60% of banks profits vanish in fines and compensation

7 April 2015

bank_sign Britain's biggest banks have coughed-up 60% of their profits since 2011 in fines and repayments to customers, says a report by accountants KPMG. Obviously, it is their own stupid fault.

These costs relate to Payment Protection Insurance (PPI) and interest rate hedging products, which cost our banks £9.9bn last year.

The businesses have been repaying money to people who were sold PPI who hadn't had the whole thing explained to them or in some cases, didn't even want PPI but were hoodwinked into getting it. Nine banks have doled out £1.8bn to business customers after selling them deals on interest rates that they didn't understand and were costing more than regular loans.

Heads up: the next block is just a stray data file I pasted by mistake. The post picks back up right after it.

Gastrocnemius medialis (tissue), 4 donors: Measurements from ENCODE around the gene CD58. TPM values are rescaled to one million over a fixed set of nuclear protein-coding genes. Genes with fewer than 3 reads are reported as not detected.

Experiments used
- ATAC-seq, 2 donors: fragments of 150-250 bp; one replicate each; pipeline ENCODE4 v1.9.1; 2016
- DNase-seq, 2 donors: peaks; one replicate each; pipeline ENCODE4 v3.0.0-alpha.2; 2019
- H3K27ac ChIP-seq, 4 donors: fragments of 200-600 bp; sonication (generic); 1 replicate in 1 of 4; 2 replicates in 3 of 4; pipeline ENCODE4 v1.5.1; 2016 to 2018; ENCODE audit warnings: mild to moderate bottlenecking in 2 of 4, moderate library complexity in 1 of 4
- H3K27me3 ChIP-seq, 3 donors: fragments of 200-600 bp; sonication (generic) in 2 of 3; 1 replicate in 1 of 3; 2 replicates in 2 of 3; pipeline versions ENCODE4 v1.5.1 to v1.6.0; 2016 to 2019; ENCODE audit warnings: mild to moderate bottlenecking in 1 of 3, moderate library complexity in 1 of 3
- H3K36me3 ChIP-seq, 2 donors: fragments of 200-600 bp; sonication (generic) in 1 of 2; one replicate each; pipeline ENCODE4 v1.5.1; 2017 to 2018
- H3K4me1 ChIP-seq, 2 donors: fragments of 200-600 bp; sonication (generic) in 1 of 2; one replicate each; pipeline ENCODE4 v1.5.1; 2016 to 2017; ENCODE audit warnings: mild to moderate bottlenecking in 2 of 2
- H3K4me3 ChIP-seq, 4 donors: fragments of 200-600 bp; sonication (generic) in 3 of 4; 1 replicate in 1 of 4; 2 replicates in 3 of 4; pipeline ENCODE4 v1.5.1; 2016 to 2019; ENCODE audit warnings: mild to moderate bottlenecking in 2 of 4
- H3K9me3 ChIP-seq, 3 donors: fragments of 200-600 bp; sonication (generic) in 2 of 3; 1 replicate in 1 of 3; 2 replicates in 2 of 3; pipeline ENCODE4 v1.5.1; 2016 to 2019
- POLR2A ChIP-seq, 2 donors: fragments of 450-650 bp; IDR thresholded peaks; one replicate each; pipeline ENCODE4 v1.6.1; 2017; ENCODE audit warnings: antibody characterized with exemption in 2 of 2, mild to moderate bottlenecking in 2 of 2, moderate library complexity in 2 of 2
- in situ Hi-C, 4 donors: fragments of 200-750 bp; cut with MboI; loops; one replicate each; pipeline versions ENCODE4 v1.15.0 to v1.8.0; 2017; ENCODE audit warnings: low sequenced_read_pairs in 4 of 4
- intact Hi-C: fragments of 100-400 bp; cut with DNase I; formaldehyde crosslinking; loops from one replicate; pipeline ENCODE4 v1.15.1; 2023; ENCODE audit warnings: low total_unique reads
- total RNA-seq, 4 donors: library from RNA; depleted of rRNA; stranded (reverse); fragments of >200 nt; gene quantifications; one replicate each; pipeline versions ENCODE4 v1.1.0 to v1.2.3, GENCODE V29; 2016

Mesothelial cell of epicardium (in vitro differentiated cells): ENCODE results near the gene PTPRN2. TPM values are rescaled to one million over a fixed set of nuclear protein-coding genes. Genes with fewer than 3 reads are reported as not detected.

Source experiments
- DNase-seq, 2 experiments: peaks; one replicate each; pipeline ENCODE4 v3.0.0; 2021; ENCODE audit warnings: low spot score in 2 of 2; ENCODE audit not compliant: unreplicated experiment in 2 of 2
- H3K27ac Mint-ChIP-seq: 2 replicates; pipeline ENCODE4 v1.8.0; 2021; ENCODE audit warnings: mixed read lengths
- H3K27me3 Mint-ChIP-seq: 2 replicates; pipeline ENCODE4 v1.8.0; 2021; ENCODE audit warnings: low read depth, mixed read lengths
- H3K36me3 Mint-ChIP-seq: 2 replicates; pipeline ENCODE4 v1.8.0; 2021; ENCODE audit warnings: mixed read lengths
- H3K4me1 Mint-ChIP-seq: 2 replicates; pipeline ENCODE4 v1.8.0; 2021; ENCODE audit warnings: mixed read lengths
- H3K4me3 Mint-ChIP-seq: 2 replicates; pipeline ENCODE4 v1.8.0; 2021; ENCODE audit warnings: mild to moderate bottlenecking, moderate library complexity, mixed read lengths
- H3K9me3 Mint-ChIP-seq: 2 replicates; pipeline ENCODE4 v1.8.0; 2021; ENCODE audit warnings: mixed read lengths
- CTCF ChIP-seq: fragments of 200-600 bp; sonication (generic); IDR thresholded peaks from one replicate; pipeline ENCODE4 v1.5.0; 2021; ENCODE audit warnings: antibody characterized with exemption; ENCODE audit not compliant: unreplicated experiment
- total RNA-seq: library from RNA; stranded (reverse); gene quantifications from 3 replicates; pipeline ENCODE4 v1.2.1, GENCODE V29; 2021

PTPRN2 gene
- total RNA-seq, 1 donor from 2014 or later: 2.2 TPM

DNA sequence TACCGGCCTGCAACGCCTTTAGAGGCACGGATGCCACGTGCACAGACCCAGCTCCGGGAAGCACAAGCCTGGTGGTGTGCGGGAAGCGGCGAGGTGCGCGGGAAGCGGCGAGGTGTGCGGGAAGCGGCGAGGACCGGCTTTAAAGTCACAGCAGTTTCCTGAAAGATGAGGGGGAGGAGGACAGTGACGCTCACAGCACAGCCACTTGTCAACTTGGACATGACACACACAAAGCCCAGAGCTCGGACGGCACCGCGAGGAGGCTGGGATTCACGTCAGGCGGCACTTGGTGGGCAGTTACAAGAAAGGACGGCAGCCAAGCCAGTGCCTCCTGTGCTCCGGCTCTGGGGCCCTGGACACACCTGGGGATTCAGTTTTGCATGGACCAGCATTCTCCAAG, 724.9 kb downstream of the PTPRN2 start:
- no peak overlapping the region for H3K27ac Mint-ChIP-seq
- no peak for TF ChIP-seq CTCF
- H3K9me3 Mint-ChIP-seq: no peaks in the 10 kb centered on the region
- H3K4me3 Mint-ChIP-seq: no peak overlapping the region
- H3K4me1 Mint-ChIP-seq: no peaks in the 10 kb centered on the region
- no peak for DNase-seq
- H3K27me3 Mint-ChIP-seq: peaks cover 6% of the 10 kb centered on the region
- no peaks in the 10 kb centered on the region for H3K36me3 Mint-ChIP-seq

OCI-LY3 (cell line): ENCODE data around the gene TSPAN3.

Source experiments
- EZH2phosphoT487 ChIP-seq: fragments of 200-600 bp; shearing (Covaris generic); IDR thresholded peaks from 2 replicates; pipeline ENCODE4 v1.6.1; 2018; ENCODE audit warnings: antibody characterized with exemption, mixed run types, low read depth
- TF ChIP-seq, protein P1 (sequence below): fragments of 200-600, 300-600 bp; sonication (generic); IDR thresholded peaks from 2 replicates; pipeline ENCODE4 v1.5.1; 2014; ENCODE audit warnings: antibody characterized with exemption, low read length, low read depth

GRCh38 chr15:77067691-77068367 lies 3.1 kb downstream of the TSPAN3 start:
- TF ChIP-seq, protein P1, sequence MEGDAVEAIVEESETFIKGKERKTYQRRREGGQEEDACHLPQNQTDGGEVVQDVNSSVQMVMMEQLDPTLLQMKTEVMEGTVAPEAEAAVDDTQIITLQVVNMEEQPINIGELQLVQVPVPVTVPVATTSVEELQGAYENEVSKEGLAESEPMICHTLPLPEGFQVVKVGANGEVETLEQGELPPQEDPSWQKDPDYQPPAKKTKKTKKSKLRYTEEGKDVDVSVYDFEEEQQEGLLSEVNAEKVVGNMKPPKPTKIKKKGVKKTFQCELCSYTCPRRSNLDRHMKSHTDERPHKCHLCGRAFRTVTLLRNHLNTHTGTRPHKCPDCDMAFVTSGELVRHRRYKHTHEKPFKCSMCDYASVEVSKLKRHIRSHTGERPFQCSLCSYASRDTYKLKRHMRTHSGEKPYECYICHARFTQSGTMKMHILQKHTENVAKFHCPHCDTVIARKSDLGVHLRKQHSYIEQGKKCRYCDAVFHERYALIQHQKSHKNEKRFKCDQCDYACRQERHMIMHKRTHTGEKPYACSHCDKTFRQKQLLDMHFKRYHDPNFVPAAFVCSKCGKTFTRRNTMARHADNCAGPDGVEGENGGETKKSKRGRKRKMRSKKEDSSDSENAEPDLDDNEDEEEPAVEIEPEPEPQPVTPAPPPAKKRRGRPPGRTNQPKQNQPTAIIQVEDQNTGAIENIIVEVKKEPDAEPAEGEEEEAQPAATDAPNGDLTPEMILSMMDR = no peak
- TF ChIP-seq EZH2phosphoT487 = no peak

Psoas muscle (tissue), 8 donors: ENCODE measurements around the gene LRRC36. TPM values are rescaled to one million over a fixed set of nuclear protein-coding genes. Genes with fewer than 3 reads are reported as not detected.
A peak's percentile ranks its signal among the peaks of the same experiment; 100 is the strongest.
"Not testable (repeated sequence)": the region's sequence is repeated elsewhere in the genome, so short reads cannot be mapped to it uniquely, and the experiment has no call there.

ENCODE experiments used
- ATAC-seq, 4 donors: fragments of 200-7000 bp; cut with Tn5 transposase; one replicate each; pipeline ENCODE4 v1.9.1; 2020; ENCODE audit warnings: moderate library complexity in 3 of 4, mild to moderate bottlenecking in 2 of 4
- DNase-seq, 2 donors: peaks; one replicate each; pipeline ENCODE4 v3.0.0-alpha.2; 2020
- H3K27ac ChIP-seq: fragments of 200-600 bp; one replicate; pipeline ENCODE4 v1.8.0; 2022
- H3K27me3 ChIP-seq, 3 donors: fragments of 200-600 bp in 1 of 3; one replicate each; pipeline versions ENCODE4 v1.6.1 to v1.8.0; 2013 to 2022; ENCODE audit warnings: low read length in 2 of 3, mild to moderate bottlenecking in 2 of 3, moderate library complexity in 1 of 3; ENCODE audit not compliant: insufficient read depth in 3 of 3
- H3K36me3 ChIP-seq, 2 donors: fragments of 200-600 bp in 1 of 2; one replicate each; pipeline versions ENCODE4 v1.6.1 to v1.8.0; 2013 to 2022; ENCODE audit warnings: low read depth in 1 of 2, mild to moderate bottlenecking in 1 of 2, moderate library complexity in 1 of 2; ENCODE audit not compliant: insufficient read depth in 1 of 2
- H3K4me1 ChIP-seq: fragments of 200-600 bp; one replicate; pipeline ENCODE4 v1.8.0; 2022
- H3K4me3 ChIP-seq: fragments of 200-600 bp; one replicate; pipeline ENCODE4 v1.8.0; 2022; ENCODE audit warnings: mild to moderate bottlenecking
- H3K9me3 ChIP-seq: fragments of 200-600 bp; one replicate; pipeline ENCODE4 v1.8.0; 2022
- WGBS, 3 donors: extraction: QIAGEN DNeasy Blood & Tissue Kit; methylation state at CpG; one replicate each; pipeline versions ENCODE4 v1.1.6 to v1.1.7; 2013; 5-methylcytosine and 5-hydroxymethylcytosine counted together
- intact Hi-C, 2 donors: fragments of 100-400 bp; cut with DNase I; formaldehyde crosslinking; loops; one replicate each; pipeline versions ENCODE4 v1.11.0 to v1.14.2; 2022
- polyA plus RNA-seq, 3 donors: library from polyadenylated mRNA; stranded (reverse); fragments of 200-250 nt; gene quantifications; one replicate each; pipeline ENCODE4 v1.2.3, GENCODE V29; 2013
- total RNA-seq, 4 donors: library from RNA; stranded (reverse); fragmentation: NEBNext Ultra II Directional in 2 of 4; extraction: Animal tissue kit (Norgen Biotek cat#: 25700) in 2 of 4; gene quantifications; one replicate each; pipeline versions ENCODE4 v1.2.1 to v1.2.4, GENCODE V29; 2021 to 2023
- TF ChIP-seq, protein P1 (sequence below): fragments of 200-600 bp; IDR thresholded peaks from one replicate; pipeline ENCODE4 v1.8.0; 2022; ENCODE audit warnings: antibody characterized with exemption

A number of banks, including HSBC and Royal Bank of Scotland were all fined by UK and US regulators for trying to rig foreign exchange rates too.

Banks have a lot to worry about. Another thing they'll be concerned about is their return on equity, which is a profitability measure which shows how much dough they make for their investors. Basically, at the moment, it is below their cost of capital, and the cost of capital is what investors demand for the risk in investing in these dicky financial institutions.

However, things are looking up for the banks thanks to tighter regulations and a healthier capital base.

TOPICS:   Banking   Investments

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